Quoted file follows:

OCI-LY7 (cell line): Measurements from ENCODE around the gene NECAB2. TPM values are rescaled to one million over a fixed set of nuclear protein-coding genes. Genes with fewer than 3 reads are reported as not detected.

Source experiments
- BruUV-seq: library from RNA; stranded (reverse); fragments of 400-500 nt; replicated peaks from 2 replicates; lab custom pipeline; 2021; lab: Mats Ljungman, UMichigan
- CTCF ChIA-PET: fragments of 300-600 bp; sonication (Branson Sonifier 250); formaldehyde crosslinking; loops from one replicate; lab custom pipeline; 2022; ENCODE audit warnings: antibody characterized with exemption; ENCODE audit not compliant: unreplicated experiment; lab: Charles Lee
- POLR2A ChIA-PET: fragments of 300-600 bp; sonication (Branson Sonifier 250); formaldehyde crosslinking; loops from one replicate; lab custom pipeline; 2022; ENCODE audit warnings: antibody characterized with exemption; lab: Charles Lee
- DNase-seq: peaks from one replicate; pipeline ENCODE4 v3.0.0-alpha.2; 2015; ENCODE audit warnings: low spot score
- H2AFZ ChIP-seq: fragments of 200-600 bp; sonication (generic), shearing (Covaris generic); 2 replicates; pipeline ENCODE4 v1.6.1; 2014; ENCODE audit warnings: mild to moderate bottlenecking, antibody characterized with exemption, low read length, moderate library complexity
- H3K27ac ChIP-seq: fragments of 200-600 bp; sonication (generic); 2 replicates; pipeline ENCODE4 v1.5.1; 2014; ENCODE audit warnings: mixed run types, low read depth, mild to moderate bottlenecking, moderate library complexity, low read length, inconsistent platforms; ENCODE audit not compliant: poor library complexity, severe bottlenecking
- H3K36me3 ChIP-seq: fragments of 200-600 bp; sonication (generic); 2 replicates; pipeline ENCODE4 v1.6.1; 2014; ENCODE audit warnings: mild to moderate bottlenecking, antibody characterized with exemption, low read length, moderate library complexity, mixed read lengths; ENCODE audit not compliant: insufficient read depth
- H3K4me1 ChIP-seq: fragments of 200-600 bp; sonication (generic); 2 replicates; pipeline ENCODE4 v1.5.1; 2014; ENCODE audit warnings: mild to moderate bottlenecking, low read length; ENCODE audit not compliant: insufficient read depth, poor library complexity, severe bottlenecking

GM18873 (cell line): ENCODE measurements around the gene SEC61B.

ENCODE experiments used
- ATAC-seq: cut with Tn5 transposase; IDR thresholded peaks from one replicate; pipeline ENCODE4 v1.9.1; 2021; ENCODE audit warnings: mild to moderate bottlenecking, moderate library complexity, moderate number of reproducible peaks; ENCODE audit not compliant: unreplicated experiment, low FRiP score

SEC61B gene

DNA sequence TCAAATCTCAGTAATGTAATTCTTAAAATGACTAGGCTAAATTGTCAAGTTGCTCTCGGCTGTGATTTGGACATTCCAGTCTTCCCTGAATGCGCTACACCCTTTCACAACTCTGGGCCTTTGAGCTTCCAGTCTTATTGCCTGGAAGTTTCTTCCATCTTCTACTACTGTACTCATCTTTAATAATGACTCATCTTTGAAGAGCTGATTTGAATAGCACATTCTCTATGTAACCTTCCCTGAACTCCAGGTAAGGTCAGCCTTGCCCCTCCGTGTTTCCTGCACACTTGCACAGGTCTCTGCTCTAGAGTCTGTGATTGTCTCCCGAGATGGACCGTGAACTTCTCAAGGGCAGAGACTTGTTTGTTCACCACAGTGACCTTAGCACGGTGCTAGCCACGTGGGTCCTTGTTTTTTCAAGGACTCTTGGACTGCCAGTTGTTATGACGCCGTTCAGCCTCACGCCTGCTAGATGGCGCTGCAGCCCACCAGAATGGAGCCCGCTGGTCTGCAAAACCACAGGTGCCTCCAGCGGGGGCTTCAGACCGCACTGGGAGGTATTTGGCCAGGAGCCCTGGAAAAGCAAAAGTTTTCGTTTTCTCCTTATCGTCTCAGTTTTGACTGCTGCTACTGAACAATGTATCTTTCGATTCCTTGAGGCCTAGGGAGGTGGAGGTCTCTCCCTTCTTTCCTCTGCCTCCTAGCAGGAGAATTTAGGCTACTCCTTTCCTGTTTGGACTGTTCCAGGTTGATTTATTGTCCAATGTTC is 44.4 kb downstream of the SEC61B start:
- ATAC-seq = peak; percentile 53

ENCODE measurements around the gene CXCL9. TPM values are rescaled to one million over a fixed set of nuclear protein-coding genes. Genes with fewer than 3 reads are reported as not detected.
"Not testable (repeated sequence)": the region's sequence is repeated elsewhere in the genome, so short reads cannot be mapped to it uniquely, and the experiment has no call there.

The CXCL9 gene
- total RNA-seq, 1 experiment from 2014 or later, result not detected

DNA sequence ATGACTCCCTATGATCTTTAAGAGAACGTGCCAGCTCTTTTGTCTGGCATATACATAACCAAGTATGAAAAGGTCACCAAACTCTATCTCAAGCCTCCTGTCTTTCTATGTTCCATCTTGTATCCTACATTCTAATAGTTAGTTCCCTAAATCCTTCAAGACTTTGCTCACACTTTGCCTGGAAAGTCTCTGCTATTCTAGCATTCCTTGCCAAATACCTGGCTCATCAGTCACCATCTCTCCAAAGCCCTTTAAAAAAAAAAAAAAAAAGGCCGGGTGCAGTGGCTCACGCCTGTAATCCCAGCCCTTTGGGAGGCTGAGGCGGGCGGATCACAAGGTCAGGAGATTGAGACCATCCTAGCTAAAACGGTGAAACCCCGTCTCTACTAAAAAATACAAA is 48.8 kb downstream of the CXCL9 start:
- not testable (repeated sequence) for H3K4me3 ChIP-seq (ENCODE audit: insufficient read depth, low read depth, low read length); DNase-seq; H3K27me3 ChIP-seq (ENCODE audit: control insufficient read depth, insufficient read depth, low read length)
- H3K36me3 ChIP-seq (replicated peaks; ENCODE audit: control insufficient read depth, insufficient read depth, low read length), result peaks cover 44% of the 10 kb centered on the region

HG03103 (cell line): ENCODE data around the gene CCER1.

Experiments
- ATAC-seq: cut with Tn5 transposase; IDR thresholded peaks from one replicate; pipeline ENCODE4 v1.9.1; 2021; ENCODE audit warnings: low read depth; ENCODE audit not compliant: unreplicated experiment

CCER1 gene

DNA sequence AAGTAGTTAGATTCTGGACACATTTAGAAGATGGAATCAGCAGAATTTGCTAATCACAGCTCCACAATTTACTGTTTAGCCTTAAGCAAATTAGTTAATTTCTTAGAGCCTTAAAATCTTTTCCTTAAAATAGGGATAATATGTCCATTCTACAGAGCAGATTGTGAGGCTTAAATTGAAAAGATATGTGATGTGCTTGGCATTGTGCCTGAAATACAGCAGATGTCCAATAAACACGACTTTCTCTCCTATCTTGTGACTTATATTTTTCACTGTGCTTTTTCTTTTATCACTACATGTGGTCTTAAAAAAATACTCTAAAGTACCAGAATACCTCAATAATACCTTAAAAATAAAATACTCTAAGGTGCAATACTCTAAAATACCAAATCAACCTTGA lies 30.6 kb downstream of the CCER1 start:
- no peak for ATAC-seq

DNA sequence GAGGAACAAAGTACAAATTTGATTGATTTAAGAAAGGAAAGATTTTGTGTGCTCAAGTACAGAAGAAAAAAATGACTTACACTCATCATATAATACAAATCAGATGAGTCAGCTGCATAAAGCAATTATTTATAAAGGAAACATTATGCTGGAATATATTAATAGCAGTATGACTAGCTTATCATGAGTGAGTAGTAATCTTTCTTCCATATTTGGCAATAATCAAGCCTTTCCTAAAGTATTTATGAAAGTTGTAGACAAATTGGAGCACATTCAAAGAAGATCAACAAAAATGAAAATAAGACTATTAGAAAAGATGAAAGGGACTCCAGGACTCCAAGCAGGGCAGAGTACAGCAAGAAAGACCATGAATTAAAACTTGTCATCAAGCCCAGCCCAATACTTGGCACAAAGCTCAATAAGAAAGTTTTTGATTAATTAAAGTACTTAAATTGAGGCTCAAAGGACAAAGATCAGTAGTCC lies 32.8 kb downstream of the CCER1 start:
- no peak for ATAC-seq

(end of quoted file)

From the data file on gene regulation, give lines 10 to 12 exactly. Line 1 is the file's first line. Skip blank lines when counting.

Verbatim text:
- H3K4me1 ChIP-seq: fragments of 200-600 bp; sonication (generic); 2 replicates; pipeline ENCODE4 v1.5.1; 2014; ENCODE audit warnings: mild to moderate bottlenecking, low read length; ENCODE audit not compliant: insufficient read depth, poor library complexity, severe bottlenecking

GM18873 (cell line): ENCODE measurements around the gene SEC61B.

ENCODE experiments used